Friday, April 27, 2007

Joost's advertising wins

Its just a three month trial but still pretty cool.

From Clickz:

"Online video platform Joost has signed three-month contracts with a group of 31 big brand advertisers, including Procter & Gamble, Coca-Cola, Nike, General Motors and Visa. It will offer these marketers traditional units such as :30 mid-roll spots as well as unique formats, including a small digital overlay ad.

Ad units include still images, video spots, overlays and widgets, in addition to branded entertainment and channel sponsorships. Joost has also created an ad unit called Ad Bug, consisting of an advertiser's animated logo in a corner of the screen, similar to station ID components in cable and broadcast TV. Ad bugs will appear at various times during a given show and disappear again after a matter of seconds.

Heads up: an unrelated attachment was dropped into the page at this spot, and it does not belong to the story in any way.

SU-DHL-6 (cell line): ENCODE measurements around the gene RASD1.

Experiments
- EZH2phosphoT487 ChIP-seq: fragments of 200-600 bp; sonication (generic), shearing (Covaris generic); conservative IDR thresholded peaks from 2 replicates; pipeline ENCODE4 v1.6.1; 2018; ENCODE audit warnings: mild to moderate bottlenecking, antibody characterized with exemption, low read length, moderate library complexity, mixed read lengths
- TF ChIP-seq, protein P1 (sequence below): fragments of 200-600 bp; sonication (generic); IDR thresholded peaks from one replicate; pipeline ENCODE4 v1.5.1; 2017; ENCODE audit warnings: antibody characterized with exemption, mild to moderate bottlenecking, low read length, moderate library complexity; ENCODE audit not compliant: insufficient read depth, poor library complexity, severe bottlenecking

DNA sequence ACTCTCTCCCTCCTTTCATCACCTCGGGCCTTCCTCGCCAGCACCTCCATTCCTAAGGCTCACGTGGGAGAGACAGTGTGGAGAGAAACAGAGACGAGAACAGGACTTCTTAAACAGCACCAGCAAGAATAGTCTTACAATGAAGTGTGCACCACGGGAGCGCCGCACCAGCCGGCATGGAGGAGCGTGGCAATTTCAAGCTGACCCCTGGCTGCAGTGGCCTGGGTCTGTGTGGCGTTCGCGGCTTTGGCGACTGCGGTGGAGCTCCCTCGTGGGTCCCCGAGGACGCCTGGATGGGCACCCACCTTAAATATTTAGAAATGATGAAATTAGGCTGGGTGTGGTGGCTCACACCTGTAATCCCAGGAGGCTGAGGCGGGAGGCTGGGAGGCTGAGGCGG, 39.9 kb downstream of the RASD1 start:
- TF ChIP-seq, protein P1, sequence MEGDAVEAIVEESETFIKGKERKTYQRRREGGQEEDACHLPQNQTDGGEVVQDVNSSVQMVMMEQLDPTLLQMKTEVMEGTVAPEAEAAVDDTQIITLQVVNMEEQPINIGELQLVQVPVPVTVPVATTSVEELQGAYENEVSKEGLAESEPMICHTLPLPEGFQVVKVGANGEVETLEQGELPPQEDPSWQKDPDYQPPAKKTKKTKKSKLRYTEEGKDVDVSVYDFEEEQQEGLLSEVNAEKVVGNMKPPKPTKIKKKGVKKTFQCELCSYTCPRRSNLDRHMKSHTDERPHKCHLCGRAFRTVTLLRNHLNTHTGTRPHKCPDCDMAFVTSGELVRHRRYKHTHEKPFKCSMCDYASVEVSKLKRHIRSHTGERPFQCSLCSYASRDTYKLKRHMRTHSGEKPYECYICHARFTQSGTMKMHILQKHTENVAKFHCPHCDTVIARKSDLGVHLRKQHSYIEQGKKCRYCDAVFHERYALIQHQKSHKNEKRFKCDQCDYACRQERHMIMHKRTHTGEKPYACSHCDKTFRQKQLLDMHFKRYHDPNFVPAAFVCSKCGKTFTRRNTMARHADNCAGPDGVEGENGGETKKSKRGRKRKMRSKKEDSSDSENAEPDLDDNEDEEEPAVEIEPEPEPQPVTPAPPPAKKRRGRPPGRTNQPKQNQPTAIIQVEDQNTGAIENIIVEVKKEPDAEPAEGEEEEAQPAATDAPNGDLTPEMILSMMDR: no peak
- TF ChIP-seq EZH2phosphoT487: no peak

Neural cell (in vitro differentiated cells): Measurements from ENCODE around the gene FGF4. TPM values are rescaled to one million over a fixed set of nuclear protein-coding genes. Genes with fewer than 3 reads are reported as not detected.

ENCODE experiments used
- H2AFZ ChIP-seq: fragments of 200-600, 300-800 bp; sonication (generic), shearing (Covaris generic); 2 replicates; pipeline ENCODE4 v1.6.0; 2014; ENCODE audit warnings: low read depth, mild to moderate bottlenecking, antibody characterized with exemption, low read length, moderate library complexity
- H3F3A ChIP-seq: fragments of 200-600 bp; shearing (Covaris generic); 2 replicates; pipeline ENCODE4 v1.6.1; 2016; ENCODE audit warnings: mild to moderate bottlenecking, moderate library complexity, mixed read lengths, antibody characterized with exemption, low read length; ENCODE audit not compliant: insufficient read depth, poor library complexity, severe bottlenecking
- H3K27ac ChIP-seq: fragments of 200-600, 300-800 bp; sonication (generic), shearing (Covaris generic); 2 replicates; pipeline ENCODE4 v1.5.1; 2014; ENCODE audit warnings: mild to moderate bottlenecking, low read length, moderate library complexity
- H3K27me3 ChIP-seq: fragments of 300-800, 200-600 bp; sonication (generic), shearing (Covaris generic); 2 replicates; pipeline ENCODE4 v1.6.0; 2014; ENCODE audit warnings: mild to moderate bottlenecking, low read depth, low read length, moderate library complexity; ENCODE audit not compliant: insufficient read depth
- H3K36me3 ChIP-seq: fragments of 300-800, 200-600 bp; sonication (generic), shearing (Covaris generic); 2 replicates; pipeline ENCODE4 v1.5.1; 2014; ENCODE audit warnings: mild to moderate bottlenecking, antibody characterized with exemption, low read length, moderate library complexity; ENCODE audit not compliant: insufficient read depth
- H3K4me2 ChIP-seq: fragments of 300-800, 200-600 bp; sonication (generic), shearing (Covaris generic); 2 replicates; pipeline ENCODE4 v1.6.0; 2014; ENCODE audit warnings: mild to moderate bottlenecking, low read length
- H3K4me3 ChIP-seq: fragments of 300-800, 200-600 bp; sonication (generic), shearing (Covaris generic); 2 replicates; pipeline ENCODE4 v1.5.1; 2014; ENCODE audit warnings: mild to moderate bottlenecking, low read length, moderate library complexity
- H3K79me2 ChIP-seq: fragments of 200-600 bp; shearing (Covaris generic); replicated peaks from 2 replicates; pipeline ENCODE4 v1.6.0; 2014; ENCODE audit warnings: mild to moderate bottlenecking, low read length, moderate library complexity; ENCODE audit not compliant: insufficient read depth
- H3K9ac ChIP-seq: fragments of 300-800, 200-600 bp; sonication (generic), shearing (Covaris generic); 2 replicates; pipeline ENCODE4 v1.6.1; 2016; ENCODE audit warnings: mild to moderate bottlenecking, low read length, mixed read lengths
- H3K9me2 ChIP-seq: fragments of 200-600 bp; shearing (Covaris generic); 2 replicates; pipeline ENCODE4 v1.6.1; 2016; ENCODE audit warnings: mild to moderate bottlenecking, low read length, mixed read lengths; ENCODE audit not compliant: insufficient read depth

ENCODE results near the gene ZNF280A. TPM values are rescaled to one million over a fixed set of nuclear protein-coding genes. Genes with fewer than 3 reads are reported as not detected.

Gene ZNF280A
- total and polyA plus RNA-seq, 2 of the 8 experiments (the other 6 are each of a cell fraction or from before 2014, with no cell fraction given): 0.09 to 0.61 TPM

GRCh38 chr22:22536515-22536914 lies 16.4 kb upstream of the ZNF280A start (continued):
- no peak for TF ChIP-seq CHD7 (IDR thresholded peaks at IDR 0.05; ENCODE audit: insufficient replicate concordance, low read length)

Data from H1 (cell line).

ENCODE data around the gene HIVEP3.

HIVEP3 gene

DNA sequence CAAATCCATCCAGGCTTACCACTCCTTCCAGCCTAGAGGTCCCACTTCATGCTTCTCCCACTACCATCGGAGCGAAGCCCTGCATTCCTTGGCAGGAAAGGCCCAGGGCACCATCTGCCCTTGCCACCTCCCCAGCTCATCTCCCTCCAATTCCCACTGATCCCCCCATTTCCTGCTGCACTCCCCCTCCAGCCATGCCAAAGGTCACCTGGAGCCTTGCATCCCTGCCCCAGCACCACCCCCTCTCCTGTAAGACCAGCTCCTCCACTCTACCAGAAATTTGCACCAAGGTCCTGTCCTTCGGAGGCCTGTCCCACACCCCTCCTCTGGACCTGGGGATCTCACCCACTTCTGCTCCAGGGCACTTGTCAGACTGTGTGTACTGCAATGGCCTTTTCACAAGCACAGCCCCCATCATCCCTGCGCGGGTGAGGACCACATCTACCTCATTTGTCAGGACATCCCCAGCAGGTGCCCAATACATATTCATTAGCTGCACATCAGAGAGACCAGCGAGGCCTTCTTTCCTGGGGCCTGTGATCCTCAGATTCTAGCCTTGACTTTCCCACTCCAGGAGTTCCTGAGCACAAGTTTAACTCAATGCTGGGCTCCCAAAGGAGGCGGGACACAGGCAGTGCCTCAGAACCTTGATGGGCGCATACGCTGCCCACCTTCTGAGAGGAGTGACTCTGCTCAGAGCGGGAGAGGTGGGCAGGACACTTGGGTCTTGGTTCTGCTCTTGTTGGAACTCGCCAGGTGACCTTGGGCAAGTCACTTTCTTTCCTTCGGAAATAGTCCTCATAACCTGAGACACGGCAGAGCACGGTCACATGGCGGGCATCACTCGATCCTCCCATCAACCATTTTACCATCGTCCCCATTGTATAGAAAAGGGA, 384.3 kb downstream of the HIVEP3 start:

Joost is working with research firm Frank N. Magid Associates (no way!) to test new ad formats, measure user consumption habits, and assess ad effectiveness. It also has a year-long strategic partnership with Interpublic Group's Emerging Media Lab to develop and sell advertising on its platform."


IBM's mainframe for virtual worlds

IBM will build mainframes to support virtual worlds.

From 3pointD:

In concert with Brazilian game developer Hoplon, IBM will use the PlayStation3’s ultra-high-powered Cell processor to create a mainframe architecture that will provide the security, scalability and speed that are currently lacking in 3D environments — a lack that is one of the factors keeping them from becoming widely adopted.

While it probably won’t have much impact on the state of virtual worlds right off, IBM’s new infrastructure could make a big difference in the long run, by enabling much greater numbers of concurrent users in next-gen virtual worlds, and by creating more secure possibilities for commerce.

From ITH: